Lesley Dill (Two photos by Ed Robbins). Left: Ecstasy Dress, Divide Light (opera), Montalvo Art Center, San Jose, 2008. Right: I Dismantle (performance), Brooklyn Height's Promenade, 2004
EP: Your costumes are sculpture, even as they are also scripts, long vertical and horizontal monologues with the self and others. They fold and unfold; they trail as trains. Do you conceive of them for a character in a play, an opera, or do they come to you regardless of staged narratives?
LD: Yes! Completely. Each of the costumes I created for the opera Divide Light, as well as for shorter performance pieces, such as I Dismantle and Speaking Dress, are performing personas in their own right. In I Dismantle, the performer walks quietly in a white suit covered with the black undersides of rolled long rolls of fabric. It is as if the person is wisely but innocently carrying these identifiers on her body, as walking events. Thus, arriving at an appointed place, four attendants dressed in black slowly begin to unroll the fabric to reveal white upsides with Dickinson language on them: “A Single Screw of Flesh is All that Pins the Soul.” Like a bride, the performer is dressed in this, now totally unrolled, surrounding her, releasing language. Then, veils of white followed by orange are draped over her head.
EP: It sounds so rich.
LD: What influenced me to do it like this was traveling to Mexico and seeing the monarch butterflies with their closed grey wings during early morning. They would slowly, very slowly open their wings as the sun rose and warmed them. In choreographing the opera, I planned where each costume would appear and be activated; I calculated how many performers a single costume-activation would require. Almost every costume is a book or a scroll needing to be unrolled, opened out, spiraled around by various attendants. The final rendition of the dress is bright red, covered with the word “Ecstasy.” The performer moves across the whole stage singing “Ecstasy,” eventually rising up on a ladder, her back to the audience, slowly raising her long red gloved arms up and out with spread fingers. Then—flash! All goes black; the opera has ended.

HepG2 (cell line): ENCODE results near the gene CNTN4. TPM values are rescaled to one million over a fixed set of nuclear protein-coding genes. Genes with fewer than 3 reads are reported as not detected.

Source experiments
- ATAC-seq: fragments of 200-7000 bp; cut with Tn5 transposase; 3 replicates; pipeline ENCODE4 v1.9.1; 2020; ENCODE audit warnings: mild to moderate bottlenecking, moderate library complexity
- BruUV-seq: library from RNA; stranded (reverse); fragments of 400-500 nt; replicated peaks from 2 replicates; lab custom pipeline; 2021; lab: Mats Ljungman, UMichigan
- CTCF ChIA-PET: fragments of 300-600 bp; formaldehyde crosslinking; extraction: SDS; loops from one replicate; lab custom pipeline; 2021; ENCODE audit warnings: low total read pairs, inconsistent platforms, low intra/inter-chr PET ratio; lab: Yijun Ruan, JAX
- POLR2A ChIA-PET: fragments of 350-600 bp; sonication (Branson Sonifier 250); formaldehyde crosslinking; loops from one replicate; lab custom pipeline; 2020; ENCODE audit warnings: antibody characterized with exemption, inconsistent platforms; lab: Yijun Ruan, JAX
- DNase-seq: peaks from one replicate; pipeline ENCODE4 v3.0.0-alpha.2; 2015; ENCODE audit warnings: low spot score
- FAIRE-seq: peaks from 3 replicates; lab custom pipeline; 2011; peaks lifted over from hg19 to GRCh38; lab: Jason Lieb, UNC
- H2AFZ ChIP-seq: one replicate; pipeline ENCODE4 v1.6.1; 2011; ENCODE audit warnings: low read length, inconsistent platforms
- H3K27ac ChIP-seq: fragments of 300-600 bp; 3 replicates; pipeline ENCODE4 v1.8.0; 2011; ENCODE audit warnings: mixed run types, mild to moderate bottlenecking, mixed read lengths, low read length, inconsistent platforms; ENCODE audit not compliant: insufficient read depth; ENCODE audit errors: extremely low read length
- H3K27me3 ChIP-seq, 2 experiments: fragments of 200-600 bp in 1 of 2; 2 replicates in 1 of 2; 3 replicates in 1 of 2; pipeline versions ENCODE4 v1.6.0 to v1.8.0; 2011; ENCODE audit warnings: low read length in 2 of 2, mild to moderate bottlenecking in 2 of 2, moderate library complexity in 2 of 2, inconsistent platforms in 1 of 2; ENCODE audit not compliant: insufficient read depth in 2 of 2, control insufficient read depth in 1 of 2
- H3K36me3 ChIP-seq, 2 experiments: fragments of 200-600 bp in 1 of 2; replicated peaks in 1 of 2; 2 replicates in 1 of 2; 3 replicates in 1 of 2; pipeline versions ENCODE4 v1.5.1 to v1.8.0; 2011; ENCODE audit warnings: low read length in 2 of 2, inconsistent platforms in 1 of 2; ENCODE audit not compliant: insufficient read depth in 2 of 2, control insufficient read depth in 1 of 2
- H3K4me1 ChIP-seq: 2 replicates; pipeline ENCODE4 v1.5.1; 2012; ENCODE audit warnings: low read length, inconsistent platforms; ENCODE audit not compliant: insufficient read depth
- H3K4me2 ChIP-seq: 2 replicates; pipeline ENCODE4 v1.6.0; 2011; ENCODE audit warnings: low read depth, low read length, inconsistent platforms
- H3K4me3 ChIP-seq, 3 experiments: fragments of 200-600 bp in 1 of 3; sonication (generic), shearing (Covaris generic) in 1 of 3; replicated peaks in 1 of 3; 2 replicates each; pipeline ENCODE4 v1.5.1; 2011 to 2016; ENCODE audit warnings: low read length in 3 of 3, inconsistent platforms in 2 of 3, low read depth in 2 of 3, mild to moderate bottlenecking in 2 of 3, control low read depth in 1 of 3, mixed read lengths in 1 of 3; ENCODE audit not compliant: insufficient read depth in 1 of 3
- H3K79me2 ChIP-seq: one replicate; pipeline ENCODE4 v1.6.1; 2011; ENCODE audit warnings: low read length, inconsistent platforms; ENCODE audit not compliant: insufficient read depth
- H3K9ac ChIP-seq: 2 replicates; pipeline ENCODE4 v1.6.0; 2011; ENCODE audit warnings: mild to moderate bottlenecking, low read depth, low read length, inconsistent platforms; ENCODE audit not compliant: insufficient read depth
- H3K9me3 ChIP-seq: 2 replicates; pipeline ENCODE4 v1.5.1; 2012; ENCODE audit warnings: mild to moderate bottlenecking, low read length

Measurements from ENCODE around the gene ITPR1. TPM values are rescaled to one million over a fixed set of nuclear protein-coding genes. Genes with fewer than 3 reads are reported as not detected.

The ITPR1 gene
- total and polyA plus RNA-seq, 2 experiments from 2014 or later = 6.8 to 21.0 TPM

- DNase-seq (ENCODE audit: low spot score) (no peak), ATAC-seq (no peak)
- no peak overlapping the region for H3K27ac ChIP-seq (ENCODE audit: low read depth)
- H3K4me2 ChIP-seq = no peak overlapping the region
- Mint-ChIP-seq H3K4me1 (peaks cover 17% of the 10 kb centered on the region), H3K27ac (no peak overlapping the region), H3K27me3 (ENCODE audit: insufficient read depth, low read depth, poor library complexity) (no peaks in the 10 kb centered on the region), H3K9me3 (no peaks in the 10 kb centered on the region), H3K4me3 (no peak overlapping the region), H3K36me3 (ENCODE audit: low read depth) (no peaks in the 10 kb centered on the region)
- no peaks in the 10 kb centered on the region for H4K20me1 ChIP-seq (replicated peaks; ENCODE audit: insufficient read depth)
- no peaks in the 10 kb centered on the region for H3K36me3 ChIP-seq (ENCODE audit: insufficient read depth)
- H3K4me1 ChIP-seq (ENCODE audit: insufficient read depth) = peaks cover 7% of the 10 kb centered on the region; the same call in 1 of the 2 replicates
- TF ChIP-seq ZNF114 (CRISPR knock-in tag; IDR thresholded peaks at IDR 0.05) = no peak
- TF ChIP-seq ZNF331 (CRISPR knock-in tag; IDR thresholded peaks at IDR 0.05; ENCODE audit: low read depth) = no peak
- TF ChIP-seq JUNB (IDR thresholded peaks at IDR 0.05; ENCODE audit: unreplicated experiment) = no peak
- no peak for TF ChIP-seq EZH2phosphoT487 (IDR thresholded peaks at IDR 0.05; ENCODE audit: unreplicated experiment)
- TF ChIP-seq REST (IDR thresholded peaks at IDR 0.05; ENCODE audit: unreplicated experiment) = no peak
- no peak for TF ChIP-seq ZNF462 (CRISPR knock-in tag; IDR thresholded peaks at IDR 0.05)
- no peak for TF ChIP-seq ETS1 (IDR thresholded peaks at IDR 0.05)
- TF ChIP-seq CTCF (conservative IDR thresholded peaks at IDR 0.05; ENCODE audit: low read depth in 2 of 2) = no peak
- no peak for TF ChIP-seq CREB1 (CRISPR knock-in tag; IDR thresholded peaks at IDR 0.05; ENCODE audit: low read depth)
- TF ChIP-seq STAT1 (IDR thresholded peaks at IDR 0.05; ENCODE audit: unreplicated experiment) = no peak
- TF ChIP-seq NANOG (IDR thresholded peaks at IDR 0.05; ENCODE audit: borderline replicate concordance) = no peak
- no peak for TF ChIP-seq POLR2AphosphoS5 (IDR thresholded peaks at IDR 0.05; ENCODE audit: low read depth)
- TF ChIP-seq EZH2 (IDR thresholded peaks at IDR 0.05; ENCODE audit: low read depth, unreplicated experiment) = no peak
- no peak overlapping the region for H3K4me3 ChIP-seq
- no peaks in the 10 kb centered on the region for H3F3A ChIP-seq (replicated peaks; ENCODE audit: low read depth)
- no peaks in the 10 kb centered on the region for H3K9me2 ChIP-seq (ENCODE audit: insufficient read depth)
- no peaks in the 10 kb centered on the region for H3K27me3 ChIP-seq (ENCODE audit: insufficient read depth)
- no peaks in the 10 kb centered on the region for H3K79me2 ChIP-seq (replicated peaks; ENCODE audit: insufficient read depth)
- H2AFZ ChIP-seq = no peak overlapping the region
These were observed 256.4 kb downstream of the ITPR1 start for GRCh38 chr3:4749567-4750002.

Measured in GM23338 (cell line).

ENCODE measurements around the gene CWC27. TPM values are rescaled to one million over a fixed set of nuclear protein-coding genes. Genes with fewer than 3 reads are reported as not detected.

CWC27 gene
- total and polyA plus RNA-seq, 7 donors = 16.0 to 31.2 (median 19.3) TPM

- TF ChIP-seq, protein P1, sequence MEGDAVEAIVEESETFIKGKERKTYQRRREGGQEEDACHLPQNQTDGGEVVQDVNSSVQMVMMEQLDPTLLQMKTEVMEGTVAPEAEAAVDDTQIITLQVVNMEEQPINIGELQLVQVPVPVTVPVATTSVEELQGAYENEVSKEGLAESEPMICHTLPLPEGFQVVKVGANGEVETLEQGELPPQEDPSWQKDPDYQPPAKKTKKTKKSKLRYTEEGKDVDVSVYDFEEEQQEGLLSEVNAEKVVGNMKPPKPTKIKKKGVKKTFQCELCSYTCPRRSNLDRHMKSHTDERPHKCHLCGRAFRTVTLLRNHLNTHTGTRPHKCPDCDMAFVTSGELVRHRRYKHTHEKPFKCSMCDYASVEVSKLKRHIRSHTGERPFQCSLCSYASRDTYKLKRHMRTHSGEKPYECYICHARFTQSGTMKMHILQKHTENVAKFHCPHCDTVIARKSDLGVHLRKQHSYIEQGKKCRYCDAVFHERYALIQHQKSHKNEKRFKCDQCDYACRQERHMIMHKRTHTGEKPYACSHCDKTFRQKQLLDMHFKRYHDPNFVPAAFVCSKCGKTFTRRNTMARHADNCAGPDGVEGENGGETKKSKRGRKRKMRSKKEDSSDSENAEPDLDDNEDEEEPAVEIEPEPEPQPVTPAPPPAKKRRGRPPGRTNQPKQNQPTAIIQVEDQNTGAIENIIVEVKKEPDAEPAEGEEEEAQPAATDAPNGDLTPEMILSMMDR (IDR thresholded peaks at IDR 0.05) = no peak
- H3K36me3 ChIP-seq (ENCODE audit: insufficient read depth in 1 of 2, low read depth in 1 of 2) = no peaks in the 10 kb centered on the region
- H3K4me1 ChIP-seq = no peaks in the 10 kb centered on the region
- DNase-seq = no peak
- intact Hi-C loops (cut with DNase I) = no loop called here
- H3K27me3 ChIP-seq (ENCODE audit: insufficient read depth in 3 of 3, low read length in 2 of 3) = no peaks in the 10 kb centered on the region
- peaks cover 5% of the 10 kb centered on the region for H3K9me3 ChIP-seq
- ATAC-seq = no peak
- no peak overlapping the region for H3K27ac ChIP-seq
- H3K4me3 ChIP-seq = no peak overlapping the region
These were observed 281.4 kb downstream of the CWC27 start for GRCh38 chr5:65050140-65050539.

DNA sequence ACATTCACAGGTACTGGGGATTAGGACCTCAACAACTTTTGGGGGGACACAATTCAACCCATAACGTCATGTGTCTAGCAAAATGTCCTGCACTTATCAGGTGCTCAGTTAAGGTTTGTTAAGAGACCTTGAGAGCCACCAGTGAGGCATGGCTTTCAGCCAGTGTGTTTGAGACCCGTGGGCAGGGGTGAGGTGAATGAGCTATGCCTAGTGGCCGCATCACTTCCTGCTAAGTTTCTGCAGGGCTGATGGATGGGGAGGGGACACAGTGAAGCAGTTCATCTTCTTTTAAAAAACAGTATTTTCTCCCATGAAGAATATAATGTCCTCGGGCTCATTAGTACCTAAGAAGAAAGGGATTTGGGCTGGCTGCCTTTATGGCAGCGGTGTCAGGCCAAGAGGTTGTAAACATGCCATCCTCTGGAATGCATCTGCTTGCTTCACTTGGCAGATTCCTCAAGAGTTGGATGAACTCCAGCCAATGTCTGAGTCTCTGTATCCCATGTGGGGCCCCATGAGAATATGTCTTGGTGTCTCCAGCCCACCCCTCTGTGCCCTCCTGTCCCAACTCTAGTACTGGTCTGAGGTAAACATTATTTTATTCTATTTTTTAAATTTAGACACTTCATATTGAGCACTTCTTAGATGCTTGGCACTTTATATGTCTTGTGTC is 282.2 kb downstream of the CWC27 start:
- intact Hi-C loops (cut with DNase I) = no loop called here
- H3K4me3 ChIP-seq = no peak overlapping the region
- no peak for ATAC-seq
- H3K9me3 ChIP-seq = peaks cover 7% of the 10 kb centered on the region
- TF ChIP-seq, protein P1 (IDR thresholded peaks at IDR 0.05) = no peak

EP: You have a history of combining practices. Does this mix of disciplines come naturally, or do you make theoretical decisions about it? Because it feels very driven.
LD: Like a wild dog in the woods looking for buried bones.
EP: You have answered my question poetically, if not viscerally. Can you define devotion?
LD: Immediate prostration of mind and body. What is it for you?
EP: In this context, a disciplined dedication (rational), and an unexplainable attachment (irrational), combined in relation to something, usually an intangible. However, it could be to the material, like the environment. It could be a very secular term. And this makes me wonder: Is there a spirit of the times? Or are you above the moment (or perhaps underground), pursuing something like high wind or secret stream?
LD: In art terms, we are in mega-eclectic times. Anyone can do anything they want, style and medium-wise. However, this is not a carefree time. We have experienced an economic downturn, which is finally hitting the art world. And New York City has suffered a natural disaster (the recent storm). We cannot ignore that.
EP: You are seeking to perform more, even as you continue to make beautiful haunting objects and remarkable collages fed by ancient cultures. Tell us about your desire to walk. It is very brave.
LD: I am engaging in walking performances—because of you! Because of my new friendship with choreographer Ernesto Pujol, who is dreaming with me about opportunities to perform, together and alone. I have practiced Buddhist walking meditation for many many years. It is wonderful to finally unite spiritual practice with my art practice, as one and the same.